By Bach's time keyboard instruments had come to dominate
solo music-making, and since there were no recitals of the kind we know
today, his fundamental keyboard style was a private one without regard
to ostentation. The exact date of composition of his set of six Partitas
is not known, but they were probably written before 1723, during his
years at the Court of Anhalt-Cöthen. They were published in Leipzig
in the years after 1726, under the title of Clavierübung (Keyboard
Practice), along with the sets of English and French Suites.
The Partitas are typical in their range and variety
of dance or dance-like movements, with thematic material which achieves
both unity and diversity. Although they have much in common each of
them has its own special identity, brought by choices of key, particular
dance forms and approaches of detail to individual movements.
In an important sense it is probably unfair to listen
to all six pieces in sequence, since Bach almost certainly did not envisage
this. For all Masaaki Suzuki's undoubted talent, he does not really
achieve a different perspective in each case. But listen to any of the
partitas with fresh ears, and the performance will please.
Tempi and articulation are pleasing. Just occasionally,
as in the Courante of Partita No. 1, the rhythm can drag a little, and
the same might be said of the slower tempo of the Sarabande that follows.
To some extent these things might be perceived as a matter of taste,
however, and in Bach, Suzuki possesses excellent judgement and deep
understanding, as we know both from his keyboard discs and his marvellous
cantata and passion recordings.
It is important to recognise the strengths and nature
of the recorded sound. As ever with BIS, the sound is powerfully captured,
clear and directly focused. But played at a 'normal' volume it is somewhat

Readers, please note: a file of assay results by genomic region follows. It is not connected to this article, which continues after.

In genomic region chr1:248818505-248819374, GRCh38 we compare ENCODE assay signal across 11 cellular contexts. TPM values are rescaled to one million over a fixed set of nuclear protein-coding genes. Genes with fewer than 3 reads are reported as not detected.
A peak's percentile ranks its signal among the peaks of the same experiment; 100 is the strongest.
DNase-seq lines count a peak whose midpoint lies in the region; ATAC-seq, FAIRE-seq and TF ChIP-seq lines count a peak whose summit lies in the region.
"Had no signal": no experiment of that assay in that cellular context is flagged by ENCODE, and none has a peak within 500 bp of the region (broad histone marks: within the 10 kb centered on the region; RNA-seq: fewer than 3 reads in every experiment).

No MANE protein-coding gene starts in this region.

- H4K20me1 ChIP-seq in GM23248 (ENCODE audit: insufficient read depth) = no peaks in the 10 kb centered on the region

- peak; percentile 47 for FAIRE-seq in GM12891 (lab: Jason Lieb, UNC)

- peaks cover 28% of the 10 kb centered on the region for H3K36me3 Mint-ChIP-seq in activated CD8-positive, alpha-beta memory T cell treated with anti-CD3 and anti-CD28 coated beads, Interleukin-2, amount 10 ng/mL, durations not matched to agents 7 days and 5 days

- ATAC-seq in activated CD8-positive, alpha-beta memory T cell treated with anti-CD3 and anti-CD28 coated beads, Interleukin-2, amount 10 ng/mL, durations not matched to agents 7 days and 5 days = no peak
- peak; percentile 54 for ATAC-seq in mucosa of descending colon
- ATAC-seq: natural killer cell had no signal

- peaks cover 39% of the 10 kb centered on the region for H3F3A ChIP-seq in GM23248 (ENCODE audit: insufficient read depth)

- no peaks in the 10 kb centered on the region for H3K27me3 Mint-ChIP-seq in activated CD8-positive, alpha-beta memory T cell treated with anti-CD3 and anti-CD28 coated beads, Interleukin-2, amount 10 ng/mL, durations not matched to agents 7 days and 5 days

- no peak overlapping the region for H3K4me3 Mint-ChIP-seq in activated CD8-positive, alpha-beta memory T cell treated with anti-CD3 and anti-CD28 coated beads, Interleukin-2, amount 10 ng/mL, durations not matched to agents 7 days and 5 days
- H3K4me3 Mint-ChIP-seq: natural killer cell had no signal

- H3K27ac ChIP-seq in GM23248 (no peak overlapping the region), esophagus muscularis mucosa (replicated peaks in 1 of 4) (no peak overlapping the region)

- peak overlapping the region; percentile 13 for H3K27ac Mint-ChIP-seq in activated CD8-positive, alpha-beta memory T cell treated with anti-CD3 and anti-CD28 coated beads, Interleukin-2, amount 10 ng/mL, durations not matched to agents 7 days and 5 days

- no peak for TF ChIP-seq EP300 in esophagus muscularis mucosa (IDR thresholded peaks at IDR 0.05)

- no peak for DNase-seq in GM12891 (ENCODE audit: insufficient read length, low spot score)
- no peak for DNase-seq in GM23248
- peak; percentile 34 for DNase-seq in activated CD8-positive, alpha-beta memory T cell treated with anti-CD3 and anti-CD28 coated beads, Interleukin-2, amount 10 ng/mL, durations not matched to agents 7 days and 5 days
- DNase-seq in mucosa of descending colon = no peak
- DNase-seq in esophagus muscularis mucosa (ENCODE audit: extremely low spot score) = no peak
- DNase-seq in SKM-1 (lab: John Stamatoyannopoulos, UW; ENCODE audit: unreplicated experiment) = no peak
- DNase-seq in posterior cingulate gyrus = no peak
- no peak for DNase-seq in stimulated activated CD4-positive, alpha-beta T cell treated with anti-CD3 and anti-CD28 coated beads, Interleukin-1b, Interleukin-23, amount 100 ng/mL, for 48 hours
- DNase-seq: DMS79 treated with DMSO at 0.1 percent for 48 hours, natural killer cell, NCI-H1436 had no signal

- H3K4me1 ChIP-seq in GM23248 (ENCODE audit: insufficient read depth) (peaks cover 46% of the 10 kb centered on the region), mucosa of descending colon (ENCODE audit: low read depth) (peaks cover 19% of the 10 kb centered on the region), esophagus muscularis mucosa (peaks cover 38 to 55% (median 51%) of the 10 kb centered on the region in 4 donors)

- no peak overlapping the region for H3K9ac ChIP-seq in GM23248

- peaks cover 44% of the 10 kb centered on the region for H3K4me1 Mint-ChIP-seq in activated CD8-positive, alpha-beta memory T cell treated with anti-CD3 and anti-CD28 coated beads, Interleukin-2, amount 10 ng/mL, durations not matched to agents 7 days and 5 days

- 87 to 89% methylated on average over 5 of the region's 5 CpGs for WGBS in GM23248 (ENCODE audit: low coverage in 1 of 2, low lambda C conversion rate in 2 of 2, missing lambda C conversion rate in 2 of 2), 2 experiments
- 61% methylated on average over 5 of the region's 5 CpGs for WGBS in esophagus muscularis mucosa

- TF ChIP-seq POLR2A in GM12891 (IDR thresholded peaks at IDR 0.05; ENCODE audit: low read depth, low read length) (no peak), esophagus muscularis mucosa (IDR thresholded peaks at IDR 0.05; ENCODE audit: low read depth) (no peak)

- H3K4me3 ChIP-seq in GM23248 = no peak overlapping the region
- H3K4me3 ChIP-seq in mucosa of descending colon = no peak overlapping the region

overpowering, larger than life as it were. Play the disc at a lower
setting and everything seems much more natural and pleasing.
Since Partitas Nos. 4 and 6 are rather longer than
their fellows, at 30+ instead of 20+ minutes, BIS have cleverly programmed
the collection to allow all six pieces to be contained on two discs
of more than 80 minutes each. This is thoughtful and commendable, while
the packaging and insert notes are of an excellent standard too.
This set is probably the best solo disc Suzuki has
yet offered us. Of the six performances my favourite is the great Partita
No. 6, a substantial piece which takes the familiar dance movement sequence
to new heights. The opening Toccata is a really challenging movement
for all involved, a veritable tour de force, and this performance brings
suitably virtuoso dexterity.
Whether you prefer this music played on the harpsichord
or on the piano, the six partitas remain among the key works in the
literature of keyboard music. The answer for the serious collector is
surely to possess at least one recording on each instrument. And if
it's the harpsichord you're particularly looking for, then you need
look no further than Masaaki Suzuki.